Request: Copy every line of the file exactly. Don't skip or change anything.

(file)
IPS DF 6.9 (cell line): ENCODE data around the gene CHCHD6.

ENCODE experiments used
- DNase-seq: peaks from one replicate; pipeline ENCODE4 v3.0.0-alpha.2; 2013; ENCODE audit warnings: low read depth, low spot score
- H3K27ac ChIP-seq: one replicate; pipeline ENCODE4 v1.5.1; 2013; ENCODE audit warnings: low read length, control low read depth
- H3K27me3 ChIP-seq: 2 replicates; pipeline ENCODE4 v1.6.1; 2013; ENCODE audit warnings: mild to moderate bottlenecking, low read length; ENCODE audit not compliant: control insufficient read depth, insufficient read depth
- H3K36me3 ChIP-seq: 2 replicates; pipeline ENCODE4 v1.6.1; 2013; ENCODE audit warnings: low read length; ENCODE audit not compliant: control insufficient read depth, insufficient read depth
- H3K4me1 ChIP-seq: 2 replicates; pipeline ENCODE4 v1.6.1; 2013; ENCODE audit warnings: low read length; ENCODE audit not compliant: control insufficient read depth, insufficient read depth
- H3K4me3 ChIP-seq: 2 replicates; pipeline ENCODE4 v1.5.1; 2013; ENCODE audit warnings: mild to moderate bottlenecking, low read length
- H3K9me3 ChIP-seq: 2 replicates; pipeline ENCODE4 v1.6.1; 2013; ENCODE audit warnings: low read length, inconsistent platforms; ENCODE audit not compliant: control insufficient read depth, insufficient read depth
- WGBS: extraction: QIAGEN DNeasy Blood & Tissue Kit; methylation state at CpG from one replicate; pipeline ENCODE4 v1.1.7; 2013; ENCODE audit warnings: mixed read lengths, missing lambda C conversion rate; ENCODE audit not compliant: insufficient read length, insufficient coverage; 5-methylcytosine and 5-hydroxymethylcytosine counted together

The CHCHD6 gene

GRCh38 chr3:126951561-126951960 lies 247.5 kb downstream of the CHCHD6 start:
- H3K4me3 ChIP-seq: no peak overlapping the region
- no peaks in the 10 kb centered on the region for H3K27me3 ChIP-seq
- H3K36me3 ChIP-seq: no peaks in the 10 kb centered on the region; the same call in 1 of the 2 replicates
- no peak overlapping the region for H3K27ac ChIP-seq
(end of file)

IPS DF 6.9 (cell line): ENCODE data around the gene CHCHD6.

ENCODE experiments used
- DNase-seq: peaks from one replicate; pipeline ENCODE4 v3.0.0-alpha.2; 2013; ENCODE audit warnings: low read depth, low spot score
- H3K27ac ChIP-seq: one replicate; pipeline ENCODE4 v1.5.1; 2013; ENCODE audit warnings: low read length, control low read depth
- H3K27me3 ChIP-seq: 2 replicates; pipeline ENCODE4 v1.6.1; 2013; ENCODE audit warnings: mild to moderate bottlenecking, low read length; ENCODE audit not compliant: control insufficient read depth, insufficient read depth
- H3K36me3 ChIP-seq: 2 replicates; pipeline ENCODE4 v1.6.1; 2013; ENCODE audit warnings: low read length; ENCODE audit not compliant: control insufficient read depth, insufficient read depth
- H3K4me1 ChIP-seq: 2 replicates; pipeline ENCODE4 v1.6.1; 2013; ENCODE audit warnings: low read length; ENCODE audit not compliant: control insufficient read depth, insufficient read depth
- H3K4me3 ChIP-seq: 2 replicates; pipeline ENCODE4 v1.5.1; 2013; ENCODE audit warnings: mild to moderate bottlenecking, low read length
- H3K9me3 ChIP-seq: 2 replicates; pipeline ENCODE4 v1.6.1; 2013; ENCODE audit warnings: low read length, inconsistent platforms; ENCODE audit not compliant: control insufficient read depth, insufficient read depth
- WGBS: extraction: QIAGEN DNeasy Blood & Tissue Kit; methylation state at CpG from one replicate; pipeline ENCODE4 v1.1.7; 2013; ENCODE audit warnings: mixed read lengths, missing lambda C conversion rate; ENCODE audit not compliant: insufficient read length, insufficient coverage; 5-methylcytosine and 5-hydroxymethylcytosine counted together

The CHCHD6 gene

GRCh38 chr3:126951561-126951960 lies 247.5 kb downstream of the CHCHD6 start:
- H3K4me3 ChIP-seq: no peak overlapping the region
- no peaks in the 10 kb centered on the region for H3K27me3 ChIP-seq
- H3K36me3 ChIP-seq: no peaks in the 10 kb centered on the region; the same call in 1 of the 2 replicates
- no peak overlapping the region for H3K27ac ChIP-seq